Penstemon tubaeflorus

Species Native to Missouri
Common Name: White wand beardtongue 
Type: Herbaceous perennial
Family: Plantaginaceae
Native Range: Eastern and central United States
Zone: 4 to 8
Height: 1.00 to 3.00 feet
Spread: 1.00 to 1.50 feet
Bloom Time: May to June
Bloom Description: White
Sun: Full sun
Water: Dry to medium
Maintenance: Low
Flower: Showy
Attracts: Butterflies
Tolerate: Deer


Easily grown in average, dry to medium, well-drained soil in full sun. Avoid wet, poorly-drained soils.

Noteworthy Characteristics

Penstemon tubaeflorus is a clump-forming, Missouri native perennial which occurs in dryish soils on prairies, limestone glades, open woods and along railroad tracks. Typically grows 1-3' tall. Features loose, terminal clusters of white, trumpet-shaped flowers (to 1.25" long) atop erect, rigid stems. Flowers bloom in mid to late spring. Narrow, lance-shaped foliage (to 4" long).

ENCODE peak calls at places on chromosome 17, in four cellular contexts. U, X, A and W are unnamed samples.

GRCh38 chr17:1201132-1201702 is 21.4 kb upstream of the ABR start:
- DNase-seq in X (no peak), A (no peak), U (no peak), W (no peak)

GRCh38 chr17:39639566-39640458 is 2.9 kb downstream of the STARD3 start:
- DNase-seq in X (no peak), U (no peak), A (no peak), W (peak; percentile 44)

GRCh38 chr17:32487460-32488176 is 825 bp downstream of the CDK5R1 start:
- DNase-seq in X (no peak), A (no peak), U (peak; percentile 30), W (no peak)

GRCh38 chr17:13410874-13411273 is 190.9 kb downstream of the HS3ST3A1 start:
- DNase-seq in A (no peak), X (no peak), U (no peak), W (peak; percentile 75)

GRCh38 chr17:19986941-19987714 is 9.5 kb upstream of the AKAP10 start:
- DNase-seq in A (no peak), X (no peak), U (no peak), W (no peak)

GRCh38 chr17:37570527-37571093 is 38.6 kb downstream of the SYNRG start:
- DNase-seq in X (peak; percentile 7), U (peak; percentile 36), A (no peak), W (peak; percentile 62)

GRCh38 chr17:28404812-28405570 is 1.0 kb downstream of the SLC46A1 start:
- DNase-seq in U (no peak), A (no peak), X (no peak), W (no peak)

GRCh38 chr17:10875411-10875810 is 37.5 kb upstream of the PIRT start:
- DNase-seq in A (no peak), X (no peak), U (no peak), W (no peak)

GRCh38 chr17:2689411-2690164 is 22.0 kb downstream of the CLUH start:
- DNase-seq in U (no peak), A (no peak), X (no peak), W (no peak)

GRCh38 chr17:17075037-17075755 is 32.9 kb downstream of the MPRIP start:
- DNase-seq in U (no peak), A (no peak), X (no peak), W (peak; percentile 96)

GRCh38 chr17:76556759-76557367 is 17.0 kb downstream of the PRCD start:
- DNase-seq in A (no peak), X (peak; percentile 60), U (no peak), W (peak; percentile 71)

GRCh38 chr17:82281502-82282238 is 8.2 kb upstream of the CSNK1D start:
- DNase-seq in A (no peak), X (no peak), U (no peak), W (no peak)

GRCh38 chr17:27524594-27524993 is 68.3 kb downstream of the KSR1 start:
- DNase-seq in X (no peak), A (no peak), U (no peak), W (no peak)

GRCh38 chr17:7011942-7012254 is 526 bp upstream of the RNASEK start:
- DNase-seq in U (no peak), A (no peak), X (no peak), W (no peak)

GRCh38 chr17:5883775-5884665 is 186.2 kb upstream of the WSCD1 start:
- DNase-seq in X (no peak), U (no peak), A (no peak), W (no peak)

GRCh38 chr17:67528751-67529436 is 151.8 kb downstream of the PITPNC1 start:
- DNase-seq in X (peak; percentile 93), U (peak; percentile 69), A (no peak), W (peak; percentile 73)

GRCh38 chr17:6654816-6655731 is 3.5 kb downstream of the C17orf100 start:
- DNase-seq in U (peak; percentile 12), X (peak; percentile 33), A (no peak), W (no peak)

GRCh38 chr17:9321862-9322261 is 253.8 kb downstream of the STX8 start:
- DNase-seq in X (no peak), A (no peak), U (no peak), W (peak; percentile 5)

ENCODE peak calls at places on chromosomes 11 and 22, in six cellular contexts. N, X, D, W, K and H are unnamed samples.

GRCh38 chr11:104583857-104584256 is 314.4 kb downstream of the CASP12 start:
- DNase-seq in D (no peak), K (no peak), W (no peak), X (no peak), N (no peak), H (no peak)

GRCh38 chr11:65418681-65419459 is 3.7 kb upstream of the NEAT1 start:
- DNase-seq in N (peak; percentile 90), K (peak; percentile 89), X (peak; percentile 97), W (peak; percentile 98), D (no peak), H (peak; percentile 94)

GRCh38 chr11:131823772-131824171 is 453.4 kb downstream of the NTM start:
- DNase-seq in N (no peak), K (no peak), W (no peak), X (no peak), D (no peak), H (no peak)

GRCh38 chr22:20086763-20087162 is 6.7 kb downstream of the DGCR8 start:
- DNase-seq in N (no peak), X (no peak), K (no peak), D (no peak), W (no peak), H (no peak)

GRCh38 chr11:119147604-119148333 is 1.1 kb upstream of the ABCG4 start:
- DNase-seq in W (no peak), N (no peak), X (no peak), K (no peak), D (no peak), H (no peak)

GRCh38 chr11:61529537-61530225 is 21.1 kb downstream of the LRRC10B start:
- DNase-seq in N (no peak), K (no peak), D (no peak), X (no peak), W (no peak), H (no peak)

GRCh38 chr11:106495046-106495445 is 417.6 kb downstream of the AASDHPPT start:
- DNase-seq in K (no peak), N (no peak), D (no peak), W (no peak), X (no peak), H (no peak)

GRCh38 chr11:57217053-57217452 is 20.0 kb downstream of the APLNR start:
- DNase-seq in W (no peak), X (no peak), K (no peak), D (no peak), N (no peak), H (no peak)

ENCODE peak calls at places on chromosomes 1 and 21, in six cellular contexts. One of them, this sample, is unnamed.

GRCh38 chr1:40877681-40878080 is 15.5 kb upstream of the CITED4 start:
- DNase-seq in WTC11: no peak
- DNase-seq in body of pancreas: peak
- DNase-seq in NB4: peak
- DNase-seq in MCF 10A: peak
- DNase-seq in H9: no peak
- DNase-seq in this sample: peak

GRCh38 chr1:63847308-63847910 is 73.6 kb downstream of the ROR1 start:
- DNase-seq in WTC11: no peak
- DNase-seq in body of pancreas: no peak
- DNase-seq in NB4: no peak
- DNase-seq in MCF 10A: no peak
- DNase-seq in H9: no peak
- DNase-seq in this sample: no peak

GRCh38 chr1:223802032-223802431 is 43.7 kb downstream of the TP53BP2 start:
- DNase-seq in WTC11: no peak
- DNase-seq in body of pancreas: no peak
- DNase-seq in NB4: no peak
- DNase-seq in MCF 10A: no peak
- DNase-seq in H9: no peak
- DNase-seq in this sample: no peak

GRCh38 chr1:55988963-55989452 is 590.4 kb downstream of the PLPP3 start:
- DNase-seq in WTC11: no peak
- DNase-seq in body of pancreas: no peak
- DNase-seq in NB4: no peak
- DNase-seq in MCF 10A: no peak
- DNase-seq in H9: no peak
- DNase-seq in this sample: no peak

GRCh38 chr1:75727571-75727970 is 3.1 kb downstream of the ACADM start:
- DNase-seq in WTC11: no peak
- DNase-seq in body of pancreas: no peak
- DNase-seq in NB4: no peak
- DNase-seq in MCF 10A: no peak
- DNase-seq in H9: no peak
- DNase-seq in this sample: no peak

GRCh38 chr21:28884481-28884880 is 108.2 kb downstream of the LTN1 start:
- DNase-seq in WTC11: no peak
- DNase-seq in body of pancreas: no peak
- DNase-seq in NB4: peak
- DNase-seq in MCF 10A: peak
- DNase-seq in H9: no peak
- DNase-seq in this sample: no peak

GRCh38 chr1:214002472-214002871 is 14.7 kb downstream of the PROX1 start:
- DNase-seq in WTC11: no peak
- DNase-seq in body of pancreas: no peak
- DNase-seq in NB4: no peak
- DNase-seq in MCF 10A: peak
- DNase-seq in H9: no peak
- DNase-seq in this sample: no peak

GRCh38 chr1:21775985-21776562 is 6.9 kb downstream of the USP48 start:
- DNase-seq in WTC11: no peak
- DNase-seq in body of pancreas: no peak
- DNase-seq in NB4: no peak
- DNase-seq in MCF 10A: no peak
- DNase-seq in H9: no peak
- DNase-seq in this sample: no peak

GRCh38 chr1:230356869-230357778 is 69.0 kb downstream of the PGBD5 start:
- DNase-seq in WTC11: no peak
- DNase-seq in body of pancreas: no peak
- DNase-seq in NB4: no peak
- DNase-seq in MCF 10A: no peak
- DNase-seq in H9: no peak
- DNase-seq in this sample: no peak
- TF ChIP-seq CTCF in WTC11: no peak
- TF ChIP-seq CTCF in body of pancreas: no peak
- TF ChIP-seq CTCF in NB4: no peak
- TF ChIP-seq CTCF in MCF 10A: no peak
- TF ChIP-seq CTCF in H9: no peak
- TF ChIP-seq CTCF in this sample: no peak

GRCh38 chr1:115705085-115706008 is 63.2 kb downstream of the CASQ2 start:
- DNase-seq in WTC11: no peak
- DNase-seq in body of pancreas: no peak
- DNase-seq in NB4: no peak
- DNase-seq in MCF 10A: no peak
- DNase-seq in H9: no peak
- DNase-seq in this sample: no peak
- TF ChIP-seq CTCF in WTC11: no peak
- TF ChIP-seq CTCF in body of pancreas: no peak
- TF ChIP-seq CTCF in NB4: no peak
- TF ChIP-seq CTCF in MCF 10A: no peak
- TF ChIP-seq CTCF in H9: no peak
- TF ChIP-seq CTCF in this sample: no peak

The genus name Penstemon likely comes from the Latin paene meaning "almost" or "nearly" and the Greek stemon meaning "stamen". The name may also comes from the Greek penta meaning "five" and stemon meaning "stamen". Both refer to the fifth, sterile stamen (staminode) that characterizes members of this genus.

Specific epithet means with tubular flowers.

Sometimes commonly called beard tongue because the sterile stamen has a tuft of small hairs.


No serious insect or disease problems. Root rot can occur in wet, poorly-drained soils.


Mass in sunny borders, native plant gardens and wild gardens.